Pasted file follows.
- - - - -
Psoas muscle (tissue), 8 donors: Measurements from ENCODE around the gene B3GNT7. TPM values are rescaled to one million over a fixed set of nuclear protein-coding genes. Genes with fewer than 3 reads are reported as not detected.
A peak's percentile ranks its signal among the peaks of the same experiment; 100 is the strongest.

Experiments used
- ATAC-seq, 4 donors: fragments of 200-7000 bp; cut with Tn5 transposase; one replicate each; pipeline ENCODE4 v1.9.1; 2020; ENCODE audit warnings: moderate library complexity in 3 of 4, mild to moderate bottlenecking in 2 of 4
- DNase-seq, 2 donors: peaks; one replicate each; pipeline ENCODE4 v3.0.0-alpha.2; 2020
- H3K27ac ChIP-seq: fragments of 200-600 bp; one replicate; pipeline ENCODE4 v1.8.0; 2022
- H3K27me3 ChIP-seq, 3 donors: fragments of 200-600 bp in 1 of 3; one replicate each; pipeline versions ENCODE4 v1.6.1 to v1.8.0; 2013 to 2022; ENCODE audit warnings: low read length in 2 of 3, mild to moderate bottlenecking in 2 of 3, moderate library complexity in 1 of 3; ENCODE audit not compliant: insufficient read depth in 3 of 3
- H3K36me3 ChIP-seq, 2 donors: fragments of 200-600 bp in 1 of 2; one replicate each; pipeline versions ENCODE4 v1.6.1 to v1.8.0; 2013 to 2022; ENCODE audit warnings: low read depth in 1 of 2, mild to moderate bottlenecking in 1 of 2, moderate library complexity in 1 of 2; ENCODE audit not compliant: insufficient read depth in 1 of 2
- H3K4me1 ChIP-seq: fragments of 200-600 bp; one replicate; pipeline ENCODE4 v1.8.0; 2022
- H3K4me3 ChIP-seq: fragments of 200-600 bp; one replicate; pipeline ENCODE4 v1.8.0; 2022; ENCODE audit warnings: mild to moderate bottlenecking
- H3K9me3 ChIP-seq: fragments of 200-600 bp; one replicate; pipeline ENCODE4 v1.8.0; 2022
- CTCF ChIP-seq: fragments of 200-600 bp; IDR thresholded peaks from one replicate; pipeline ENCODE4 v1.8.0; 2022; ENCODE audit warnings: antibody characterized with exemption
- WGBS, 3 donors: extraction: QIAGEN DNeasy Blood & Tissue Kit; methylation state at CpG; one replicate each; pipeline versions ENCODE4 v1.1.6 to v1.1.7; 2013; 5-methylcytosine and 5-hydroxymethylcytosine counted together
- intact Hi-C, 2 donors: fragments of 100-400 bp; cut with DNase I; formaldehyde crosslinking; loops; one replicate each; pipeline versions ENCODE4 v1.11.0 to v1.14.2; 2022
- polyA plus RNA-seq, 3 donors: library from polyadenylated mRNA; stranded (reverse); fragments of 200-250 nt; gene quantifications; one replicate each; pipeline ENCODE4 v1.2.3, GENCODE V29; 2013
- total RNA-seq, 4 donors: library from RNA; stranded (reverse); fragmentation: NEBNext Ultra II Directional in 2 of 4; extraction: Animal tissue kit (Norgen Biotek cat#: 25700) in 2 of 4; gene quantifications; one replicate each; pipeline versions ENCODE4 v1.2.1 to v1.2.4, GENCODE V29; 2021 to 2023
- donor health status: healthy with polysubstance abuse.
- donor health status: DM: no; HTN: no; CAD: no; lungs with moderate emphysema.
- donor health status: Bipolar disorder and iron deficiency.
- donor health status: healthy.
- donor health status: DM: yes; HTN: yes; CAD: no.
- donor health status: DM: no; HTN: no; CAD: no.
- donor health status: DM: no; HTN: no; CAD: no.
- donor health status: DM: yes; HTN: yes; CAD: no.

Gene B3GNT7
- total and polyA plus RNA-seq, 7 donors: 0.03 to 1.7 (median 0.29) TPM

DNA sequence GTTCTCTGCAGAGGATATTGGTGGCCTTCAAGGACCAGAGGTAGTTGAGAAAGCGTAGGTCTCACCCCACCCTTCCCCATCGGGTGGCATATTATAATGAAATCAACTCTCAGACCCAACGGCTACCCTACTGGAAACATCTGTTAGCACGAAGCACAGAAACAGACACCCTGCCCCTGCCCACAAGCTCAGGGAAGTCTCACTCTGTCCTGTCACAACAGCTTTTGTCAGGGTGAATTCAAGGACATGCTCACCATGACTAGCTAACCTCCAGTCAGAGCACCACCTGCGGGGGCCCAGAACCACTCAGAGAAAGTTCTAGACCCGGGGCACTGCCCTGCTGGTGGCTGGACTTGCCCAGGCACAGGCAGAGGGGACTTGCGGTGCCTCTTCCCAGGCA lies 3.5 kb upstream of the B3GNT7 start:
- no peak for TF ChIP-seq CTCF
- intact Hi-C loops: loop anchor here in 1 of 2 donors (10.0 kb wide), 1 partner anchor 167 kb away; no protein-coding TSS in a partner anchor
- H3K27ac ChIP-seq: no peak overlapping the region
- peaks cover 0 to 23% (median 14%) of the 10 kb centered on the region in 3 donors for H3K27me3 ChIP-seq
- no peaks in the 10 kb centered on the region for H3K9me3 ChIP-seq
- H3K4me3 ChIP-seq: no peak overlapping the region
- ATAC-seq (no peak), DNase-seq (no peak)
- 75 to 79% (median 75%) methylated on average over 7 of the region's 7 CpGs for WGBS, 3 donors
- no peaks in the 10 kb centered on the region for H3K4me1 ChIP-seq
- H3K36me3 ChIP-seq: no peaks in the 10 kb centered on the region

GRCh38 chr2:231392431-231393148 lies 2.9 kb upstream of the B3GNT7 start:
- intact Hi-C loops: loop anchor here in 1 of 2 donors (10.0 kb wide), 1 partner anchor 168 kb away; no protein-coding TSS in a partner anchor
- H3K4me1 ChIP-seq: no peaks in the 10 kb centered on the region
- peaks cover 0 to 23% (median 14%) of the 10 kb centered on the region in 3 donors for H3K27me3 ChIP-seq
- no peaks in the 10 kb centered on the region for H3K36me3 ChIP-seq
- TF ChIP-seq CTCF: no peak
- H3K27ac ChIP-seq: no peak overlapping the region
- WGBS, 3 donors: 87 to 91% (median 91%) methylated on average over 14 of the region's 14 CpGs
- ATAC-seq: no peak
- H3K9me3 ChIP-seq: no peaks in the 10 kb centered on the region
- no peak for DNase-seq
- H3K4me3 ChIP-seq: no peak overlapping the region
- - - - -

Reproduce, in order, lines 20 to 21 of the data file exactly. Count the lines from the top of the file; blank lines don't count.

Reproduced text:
- donor health status: healthy.
- donor health status: DM: yes; HTN: yes; CAD: no.